Private debt in Britain reaches record of $1.9 trillion: charity

​London, Nov 8 (IANS) Private debt in Britain has reached a record $1.9 trillion, equating to 30,000 pounds, or more than $37,000, for every adult, a charity said on Monday.

The average debt for each man and woman is equal to more than 113 per cent of average annual earnings, Xinhua news agency quoted the London-based organisation, The

Money Charity, as saying.

The charity said the figure has grown over the 12 months to September and is expanding at the fastest rate since the financial crisis in 2008, adding debt fell for a few years after the crisis, but has begun to rise since 2013.

The average debt for each person, said the charity, means that the amount owed on property mortgages, loans and credit cards is now 82 per cent of what the entire economy produces in a year.

Around 87 per cent of private debt is money borrowed to buy homes and is secured against property. But the 51 million adults in Britain also owe an average of $4,641 in unsecured debt like credit cards and personal loans.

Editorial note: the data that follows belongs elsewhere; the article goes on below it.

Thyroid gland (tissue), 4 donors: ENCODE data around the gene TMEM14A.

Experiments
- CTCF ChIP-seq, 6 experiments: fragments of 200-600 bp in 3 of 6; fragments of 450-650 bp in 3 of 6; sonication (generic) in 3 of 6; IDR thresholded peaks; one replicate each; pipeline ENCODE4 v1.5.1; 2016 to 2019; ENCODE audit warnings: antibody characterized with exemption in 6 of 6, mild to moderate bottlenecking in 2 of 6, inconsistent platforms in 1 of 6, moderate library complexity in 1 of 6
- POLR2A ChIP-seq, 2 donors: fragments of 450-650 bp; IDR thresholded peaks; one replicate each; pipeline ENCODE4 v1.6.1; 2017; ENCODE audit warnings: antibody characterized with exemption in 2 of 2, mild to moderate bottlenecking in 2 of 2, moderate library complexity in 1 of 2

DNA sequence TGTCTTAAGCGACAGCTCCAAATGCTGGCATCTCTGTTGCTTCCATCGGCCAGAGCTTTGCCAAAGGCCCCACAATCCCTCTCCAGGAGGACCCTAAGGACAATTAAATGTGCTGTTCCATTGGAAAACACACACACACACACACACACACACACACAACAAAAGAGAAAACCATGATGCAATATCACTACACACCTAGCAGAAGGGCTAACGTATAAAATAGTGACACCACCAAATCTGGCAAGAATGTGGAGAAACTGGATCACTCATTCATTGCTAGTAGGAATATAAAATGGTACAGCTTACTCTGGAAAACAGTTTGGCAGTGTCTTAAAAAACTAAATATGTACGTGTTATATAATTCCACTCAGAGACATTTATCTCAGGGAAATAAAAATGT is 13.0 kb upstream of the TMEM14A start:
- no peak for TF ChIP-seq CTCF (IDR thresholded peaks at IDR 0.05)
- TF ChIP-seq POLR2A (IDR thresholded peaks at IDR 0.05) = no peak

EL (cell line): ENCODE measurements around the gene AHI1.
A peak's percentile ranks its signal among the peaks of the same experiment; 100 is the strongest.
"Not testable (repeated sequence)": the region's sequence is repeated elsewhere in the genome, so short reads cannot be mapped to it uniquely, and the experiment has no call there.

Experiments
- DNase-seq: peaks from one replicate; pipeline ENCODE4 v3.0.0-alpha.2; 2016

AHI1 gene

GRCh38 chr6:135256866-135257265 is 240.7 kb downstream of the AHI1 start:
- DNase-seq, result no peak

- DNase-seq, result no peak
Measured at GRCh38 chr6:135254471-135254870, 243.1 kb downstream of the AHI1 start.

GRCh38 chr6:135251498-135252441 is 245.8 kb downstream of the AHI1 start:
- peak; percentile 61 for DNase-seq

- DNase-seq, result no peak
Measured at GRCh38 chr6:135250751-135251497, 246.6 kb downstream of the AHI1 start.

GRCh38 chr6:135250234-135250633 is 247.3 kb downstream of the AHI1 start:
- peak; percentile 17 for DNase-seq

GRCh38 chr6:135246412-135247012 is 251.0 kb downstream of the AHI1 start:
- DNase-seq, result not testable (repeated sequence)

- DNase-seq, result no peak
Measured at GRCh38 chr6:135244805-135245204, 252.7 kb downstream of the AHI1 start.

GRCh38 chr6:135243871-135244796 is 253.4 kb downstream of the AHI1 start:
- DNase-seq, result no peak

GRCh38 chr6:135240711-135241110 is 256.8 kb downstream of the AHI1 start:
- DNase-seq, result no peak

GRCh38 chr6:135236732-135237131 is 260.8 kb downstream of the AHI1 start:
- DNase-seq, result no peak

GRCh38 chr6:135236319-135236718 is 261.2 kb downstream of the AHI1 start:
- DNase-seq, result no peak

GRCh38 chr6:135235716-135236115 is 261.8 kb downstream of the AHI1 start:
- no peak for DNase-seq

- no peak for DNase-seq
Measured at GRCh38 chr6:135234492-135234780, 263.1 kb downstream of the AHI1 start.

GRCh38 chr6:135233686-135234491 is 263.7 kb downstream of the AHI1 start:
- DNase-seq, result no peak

"Borrowers should be aided by the Bank of England's decision to cut the base rate to 0.25 per cent in August. This should bring down the interest rates people pay, but so far does not seem to have impacted hugely on the rates that all consumers face," said a spokesman for The Money Charity.

"With the possibility of inflation and rate rises just around the corner, people should be getting ready for a time when this debt mountain is more difficult to deal with."

Michelle Highman, Chief Executive of The Money Charity said: "When we see these record levels of debt, it's important to remember that there is nothing necessarily wrong with borrowing. It is a good way of paying for things you can't afford upfront like university or your house. But with interest rates so low at the moment, it's easy to think that high levels of debt are manageable."

Latest figures from the Bank of England show the amount owed by private individuals stands at 1.503 trillion pounds, or almost $1.9 trillion. In January 2000, the figure was 605 billion pounds ($751 billion).

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